cell respiration

54. DNA consists of two antiparallel strands of nucleotide chains held together by .

hydrogen bonds

55. The method of DNA replication, where each original strand is used as a template to build a new strand, is called the method.

semiconservative

56. The enzyme that catalyzes the synthesis of new DNA molecules is called .

DNA polymerase III

57. The lagging strand is replicated with stretches of Okazaki fragments and that is why its synthesis is considered to be .

discontinuous

58. The site of the opening of the DNA strands where active replication occurs is referred to as the .

replication fork

59. Eukaryotic organisms solve the problem of time constraints on replication of DNA by using multiple origins of the replication on each chromosome, which results in .

multiple replicons

60. The enzyme DNA pol I removes the primers used for .

DNA replication

61. In DNA adenine-thymine pairs have 2 hydrogen bonds between them while guanine-cytosine pairs have .. between them.

3

62. An organism's ... material must be dynamic, changing rapidly in response to changes in the environment.

genetic

63. If a eukaryotic cell has a single set of chromosomes, it is called.

haploid

64. The... exist as a single, circular, uncoated, double stranded DNA molecule.

bacterial genome

65. The two copies of each chromosome in body cells are called .

homologous chromosomes

66. The first stage of mitosis, when the chromosomes become visibly shorter and thicker is .

prophase

67. The proteins that participate in the functioning of the checkpoints for cell cycle control are ... and ...-dependent kinases.

cyclins

68. If a cell has 32 chromosomes prior to S and undergoes mitosis followed by cytokinesis, each new daughter cell will have ... chromosomes.

32

70. The pairing of chromosomes along their lengths which is essential for crossing over is referred to as ...

synapsis

71. The cell produced by the fusion of an egg and a sperm is the .

zygote

72. In animals, the ... cells will eventually undergo meiosis to produce gametes are set aside early in the development.

germline

73. Between the two divisions of meiosis there is no ... phase.

S

74. The synaptonemal complex, which develops early in meiosis, is a lattice of proteins that holds .. together

homologues

75. In a sexually reproducing organism the process of mitosis produces new body cells while meiosis produces .

gametes

76. ...s, held together at the centromere by kinetochore proteins and formed during the S phase of the cell cycle, consist of two identical copies of a single homologue and double the amount of DNA in a cell. ... separate during anaphase of meiosis II.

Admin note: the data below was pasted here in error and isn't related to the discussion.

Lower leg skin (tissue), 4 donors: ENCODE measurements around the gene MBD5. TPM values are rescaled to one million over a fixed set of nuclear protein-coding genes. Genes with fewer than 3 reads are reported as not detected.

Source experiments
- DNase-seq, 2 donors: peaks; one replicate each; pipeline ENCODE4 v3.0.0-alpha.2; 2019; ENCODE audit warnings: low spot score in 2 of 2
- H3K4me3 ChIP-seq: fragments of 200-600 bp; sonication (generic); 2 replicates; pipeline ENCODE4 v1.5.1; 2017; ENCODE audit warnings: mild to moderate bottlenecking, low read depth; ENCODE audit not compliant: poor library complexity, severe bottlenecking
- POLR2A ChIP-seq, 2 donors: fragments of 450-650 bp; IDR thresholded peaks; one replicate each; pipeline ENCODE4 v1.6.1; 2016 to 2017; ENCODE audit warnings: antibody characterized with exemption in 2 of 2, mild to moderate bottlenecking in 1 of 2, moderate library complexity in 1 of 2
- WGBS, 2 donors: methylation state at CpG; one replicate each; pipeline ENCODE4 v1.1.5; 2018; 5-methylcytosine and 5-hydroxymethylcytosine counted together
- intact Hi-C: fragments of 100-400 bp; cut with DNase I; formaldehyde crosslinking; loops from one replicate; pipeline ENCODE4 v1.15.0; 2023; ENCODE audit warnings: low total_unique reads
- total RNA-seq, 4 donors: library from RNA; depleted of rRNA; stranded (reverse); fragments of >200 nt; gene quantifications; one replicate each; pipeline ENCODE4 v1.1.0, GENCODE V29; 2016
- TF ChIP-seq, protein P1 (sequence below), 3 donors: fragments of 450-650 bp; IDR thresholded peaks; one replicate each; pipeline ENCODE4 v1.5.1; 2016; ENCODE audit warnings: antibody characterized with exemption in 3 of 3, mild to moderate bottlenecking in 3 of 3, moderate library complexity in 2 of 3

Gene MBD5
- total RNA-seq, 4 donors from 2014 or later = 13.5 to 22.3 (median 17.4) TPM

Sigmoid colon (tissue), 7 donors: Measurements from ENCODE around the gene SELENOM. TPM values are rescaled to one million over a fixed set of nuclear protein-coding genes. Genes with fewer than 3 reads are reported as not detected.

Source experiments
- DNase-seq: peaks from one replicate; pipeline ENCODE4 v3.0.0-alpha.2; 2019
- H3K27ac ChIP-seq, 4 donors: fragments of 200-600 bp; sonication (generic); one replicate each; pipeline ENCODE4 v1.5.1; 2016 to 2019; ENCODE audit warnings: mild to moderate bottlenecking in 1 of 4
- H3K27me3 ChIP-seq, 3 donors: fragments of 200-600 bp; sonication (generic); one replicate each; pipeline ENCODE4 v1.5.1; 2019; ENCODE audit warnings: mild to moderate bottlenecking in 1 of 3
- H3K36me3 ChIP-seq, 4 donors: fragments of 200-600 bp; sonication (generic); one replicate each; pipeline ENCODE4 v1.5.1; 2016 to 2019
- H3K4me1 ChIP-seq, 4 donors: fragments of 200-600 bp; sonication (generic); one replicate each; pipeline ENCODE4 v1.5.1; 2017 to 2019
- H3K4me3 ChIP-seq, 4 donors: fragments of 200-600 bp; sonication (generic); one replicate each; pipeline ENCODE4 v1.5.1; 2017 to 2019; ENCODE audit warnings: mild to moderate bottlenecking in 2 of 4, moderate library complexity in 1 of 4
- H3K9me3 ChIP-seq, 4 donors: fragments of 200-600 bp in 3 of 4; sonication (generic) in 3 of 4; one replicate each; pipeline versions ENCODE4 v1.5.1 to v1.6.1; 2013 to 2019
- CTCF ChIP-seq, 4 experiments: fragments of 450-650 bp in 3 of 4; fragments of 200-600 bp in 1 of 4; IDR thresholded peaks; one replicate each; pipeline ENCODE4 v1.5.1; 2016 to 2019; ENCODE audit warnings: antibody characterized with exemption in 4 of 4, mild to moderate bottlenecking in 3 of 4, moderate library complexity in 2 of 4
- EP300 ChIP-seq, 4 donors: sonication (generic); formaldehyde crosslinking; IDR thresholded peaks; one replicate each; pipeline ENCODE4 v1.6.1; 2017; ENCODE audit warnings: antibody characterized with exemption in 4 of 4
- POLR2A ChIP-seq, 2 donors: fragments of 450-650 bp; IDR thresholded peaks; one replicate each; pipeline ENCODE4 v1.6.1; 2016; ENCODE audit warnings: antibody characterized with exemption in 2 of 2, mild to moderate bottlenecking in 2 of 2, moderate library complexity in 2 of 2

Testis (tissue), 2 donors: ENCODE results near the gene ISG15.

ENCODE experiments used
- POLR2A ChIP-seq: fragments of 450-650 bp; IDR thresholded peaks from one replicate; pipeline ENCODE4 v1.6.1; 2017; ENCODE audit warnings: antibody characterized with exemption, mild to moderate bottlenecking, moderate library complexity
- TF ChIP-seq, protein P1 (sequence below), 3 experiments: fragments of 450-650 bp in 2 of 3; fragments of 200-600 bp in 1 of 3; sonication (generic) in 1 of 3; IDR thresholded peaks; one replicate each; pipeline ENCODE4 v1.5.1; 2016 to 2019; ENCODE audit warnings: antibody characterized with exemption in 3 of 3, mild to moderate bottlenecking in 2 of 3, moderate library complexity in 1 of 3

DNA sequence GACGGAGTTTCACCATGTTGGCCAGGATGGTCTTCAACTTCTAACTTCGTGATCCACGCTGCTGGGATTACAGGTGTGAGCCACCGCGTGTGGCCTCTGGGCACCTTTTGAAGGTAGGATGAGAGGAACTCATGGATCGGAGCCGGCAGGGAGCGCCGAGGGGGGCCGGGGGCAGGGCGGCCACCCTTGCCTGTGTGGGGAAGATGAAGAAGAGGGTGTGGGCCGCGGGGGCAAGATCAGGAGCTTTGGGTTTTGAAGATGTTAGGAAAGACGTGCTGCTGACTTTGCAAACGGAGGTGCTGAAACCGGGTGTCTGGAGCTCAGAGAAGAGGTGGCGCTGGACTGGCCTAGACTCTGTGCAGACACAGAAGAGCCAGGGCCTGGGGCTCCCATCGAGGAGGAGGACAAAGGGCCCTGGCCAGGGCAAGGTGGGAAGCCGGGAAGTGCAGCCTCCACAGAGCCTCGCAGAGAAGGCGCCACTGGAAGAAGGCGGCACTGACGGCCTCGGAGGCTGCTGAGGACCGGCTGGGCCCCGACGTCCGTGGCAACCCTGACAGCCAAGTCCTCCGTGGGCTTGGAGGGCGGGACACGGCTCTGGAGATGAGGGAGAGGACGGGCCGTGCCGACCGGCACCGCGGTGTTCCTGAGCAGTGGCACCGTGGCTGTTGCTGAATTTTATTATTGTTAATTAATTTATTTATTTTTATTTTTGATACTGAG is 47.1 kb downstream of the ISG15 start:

Sister chromatid

78. Both DNA and RNA are made up of building blocks known as .

nucleotides

79. Ribosomes are the polypeptide-making organelles residing in the cytoplasm and are large protein aggregates to which... is associated.

RNA

80. The process in which an RNA polymerase molecule assembles an mRNA molecule whose nucleotide sequence is complementary to the DNA sequence is called .

transcription

81. pairs with adenine in RNA.

Uracil

82. The nucleotide sequence of a mRNA codon is composed of ... bases.

3

83. The sites A, P, and E are progressively occupied by amino acids being assembled into a chain in ... and are part of the large ribosomal subunit.

protein synthesis

84. The enzyme that initiates transcription is

RNA polymerase

85. The... of biology is stated as DNA --> RNA --> proteins.

Central Dogma

86. Transfer RNA and ribosomal RNAare products of ... genes, and are therefore never translated.

nonstructural

87. Ribosomes, translation factors, tRNA, and mRNA are components of the ... machinery.

translation

88. ... provides the energy for translation.

GTP

89. When the two haploid gametes contain two different alleles of a given gene, the resulting offspring is called .

heterozygous

90. The concept that offspring can inherit the acquired skills of their parents is called blending inheritance or ... hypothesis.

Lamarck

91.... involves the mating of two different true-breeding parents to produce a heterozygous hybrid.

Hybridization

92. ... results allows one to determine the genotype of a dominant phenotype individual. The appearance of any recessive phenotypes in the offspring means the unknown parent was heterozygous.

Test-cross

93. An organism that is heterozygous for two traits can produce a maximum of ... different gametes for these traits.

4

94. When a single-gene mutation can have phenotypic effects at multiple stages of development, it is .

pleiotropic

95. A person with blood type O can donate blood to people of ... blood type.

any

96.... varies the shape of the beaks among Darwin's finches in response to the available food supply.

Natural selection

97. Domestication of dogs has led to a variety of .

phenotypes

98. The shape of the beaks of Darwin's finches, industrial melanism, and sickle-cell disease are often cited as examples of the process of ... leading to evolutionary change.

natural selection

99. The molecular record suggests that a series of evolutionary changes is tied to a progressive accumulation of alterations of .

DNA sequences

101. The evolution of different forms in the same lineage when exposed to different selective pressures is called .

divergence